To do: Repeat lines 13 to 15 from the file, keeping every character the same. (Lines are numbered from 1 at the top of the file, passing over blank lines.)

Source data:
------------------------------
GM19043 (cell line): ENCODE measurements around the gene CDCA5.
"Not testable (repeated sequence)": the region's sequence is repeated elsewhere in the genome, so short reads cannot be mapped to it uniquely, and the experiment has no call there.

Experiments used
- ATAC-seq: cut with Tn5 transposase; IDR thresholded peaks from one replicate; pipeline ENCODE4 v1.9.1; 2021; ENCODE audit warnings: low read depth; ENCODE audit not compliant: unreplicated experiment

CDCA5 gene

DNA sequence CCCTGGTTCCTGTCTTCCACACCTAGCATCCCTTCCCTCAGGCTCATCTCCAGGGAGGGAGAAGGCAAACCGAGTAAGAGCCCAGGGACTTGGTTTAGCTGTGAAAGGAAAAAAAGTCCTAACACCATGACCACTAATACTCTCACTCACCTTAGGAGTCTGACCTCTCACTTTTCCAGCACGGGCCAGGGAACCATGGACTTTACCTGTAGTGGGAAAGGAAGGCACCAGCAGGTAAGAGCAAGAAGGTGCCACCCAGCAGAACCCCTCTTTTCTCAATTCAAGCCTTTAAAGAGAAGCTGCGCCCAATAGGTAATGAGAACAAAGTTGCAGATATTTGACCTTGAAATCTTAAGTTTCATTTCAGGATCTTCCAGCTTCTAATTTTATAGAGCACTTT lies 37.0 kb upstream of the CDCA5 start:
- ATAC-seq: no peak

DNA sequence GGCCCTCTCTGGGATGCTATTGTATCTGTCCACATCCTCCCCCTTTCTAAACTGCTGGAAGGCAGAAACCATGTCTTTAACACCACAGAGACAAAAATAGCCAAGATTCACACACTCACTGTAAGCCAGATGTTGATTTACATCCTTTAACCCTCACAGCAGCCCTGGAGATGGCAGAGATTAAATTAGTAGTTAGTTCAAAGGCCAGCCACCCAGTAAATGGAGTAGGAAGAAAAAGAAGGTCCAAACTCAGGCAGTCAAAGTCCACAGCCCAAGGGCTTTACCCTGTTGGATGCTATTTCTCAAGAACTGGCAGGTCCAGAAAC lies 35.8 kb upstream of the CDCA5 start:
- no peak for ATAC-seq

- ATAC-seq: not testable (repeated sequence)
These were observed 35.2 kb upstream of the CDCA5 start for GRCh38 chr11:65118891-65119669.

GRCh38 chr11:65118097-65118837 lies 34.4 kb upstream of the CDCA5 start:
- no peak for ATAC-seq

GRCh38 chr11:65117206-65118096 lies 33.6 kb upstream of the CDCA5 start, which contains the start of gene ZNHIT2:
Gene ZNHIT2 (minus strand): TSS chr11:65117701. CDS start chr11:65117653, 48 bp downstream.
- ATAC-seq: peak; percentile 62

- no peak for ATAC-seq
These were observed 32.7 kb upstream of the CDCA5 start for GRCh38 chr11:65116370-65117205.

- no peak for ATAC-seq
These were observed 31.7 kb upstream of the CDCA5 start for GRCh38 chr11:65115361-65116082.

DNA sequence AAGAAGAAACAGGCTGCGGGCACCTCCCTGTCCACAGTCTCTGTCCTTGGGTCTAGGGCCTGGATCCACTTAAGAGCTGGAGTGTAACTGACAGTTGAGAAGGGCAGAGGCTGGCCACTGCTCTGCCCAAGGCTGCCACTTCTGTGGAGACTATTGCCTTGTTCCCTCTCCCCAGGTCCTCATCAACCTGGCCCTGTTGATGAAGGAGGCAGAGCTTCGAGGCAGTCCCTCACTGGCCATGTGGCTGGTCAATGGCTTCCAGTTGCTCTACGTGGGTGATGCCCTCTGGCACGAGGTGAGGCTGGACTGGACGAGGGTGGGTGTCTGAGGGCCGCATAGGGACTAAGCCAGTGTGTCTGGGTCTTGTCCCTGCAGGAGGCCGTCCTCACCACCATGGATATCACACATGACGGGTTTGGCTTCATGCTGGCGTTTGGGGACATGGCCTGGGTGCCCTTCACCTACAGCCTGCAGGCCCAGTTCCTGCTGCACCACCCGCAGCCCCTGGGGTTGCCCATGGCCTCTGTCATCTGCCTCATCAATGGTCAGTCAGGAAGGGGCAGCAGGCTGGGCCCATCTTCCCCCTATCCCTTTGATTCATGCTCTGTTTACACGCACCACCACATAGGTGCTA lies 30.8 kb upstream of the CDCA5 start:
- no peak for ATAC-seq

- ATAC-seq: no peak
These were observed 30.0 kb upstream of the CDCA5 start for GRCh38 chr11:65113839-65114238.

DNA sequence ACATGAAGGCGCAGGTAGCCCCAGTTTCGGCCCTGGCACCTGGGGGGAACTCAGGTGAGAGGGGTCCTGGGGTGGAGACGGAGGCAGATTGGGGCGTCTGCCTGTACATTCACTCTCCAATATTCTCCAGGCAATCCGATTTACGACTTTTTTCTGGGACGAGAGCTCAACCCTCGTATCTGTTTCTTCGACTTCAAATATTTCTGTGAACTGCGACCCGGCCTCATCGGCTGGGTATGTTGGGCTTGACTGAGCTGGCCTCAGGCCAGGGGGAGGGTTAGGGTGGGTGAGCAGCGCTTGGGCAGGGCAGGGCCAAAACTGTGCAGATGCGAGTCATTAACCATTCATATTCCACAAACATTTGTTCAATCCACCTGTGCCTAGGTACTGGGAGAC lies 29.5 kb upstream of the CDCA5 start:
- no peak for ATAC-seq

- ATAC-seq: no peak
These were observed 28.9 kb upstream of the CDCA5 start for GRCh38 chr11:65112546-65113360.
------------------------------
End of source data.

- no peak for ATAC-seq

GRCh38 chr11:65117206-65118096 lies 33.6 kb upstream of the CDCA5 start, which contains the start of gene ZNHIT2:
Gene ZNHIT2 (minus strand): TSS chr11:65117701. CDS start chr11:65117653, 48 bp downstream.